Expunging Felony Convictions and Misdemeanors

When looking at criminal records, expungement is simply the process of erasing the crime from that record. Once it has been expunged, it will not come up if an employer does a background check, for example. In fact, one of the most common reasons why people ask for an expungement is that they want to make sure that their past crimes do not get in the way of future employment.

Is Expungement Possible Everywhere?

Whether or not you can have your criminal record expunged depends on where you live. This is something that is often decided on the state level. For example, New York state does not let people request expungements. However, California does allow it. This is a complicated process even in states that do have expungement options, but it is possible.

Even in places where an expungement cannot be used, there are other options. New York uses a similar process to seal criminal records. If certain authorities run a background check on you, the record is still going to come up. If someone asks for a public check -– which is what your potential employer would be doing –- they will not see it. The record is merely sealed from public eyes. While this is different than expungement or full erasure, it does get the same end result that most people are looking for.

One thing to remember about this process, though, is that some employers will be able to see your record, depending on the specifics of the job. If you try to get a job where you must carry a firearm or if you attempt to join the military or the police force, they're going to be able to see your record, even if it has been sealed. If you apply to work for a local housing contractor, though, that company will not. To some degree, even a sealed record can still impact your life.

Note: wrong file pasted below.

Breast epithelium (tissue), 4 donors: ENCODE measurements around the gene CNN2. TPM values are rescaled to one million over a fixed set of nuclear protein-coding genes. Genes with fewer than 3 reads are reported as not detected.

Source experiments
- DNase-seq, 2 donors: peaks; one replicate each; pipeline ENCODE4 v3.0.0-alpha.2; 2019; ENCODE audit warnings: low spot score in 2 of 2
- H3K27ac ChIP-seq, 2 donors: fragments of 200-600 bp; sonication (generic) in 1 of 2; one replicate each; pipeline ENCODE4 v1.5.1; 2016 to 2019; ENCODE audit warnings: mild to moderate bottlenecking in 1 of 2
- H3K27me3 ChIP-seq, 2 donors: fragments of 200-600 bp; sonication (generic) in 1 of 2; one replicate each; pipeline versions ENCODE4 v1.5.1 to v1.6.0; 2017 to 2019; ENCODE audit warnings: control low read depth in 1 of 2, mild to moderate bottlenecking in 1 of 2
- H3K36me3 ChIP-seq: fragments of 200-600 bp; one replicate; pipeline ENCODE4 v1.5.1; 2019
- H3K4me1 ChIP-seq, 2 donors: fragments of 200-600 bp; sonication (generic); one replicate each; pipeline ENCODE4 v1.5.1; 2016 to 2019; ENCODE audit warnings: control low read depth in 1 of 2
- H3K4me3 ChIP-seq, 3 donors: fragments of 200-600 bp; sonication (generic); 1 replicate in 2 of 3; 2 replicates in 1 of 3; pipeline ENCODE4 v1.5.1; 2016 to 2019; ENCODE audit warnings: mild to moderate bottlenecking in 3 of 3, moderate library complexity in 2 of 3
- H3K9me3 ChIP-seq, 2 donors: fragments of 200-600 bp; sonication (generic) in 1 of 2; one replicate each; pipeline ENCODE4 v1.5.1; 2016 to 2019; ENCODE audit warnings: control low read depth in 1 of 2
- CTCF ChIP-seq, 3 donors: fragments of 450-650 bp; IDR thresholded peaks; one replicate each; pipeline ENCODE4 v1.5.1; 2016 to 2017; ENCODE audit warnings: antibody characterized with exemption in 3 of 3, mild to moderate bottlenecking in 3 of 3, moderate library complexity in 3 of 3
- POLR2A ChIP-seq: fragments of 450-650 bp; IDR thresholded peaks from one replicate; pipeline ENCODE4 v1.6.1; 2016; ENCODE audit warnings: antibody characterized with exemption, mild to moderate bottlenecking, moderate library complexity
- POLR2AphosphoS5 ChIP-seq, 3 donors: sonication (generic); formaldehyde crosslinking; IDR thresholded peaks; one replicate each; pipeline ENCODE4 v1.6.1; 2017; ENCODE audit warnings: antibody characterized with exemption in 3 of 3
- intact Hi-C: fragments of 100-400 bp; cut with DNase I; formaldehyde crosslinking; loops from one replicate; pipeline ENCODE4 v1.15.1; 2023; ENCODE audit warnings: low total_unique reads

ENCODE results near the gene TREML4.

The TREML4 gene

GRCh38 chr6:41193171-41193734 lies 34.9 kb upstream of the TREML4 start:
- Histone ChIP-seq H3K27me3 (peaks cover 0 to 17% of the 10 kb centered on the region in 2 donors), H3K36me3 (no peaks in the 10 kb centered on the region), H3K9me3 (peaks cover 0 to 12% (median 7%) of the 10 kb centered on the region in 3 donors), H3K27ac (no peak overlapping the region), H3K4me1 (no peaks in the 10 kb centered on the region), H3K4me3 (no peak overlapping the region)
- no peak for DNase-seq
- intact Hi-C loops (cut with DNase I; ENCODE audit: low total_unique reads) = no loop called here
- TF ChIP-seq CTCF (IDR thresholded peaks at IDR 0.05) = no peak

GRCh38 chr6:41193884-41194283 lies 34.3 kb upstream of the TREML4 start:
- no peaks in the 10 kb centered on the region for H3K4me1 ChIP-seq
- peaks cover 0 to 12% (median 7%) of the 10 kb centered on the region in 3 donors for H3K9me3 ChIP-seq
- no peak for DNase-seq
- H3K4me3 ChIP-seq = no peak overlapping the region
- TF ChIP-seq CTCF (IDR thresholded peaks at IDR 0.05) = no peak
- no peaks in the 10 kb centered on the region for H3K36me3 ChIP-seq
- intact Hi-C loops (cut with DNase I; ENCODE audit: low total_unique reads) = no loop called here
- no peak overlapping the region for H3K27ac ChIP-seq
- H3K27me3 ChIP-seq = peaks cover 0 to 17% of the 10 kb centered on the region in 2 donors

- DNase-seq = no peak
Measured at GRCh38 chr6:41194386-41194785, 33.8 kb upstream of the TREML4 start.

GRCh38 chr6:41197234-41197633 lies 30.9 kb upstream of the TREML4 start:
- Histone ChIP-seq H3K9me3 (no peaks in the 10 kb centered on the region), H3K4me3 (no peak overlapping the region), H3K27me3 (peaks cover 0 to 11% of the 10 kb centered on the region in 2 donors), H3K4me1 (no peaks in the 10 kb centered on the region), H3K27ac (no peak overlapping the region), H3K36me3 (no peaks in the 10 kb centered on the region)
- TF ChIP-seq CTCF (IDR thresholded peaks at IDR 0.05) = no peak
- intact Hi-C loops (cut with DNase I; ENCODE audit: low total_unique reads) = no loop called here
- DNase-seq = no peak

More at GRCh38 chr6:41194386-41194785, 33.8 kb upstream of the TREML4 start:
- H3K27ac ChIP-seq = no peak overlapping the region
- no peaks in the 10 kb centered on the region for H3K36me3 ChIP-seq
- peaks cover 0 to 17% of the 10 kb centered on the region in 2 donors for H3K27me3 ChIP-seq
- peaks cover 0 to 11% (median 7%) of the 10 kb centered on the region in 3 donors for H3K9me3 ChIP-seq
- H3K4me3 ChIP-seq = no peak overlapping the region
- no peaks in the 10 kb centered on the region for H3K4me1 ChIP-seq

The Difference Between Misdemeanors and Felonies

One misconception that some people have is that you can expunge a misdemeanor, but not a felony. As a blanket statement, this is simply not true. It is just harder to have a felony expunged, and there are some felonies -– such as sex-related crimes -– that are exempt.

The reason that it is easier with a misdemeanor is simply because the crimes are considered to be so much less serious. Many misdemeanors only result in a year or less of jail time, or none at all. Some of them just lead to things like community service or fines. Some common examples are things like:

  • Vandalism
  • Driving under the influence
  • Possession of marijuana
  • Petty theft
  • Disorderly conduct

It is important to note that some crimes can fall into either category. For example, your first DUI is likely to be a misdemeanor. If you get multiple DUIs, however, you could be given what is known as a felony DUI. Not only does this come with a stiffer sentence, it also may be harder to erase from your record.

Serving Your Sentence

If you want to have a crime expunged, it really does have to be behind you, and, in most cases, your sentence has to be carried out. This even extends to parts of your sentence that do not include active jail time. In California, for instance, you cannot ask for an expungement if you are currently serving time on probation. You must wait until the probation period is over.

Again, though, this does not mean that you are without options. You could go to the court and use a Motion to Terminate Probation. If the court grants your request, your probation is cancelled and you are then eligible to ask for an expungement. As you can see, it is very important to know about all of your legal options in every situation.

The information on this page is meant to provide a general overview of the law. The laws in your state and/or city may deviate significantly from those described here. If you have specific questions related to your situation you should speak with a local attorney.

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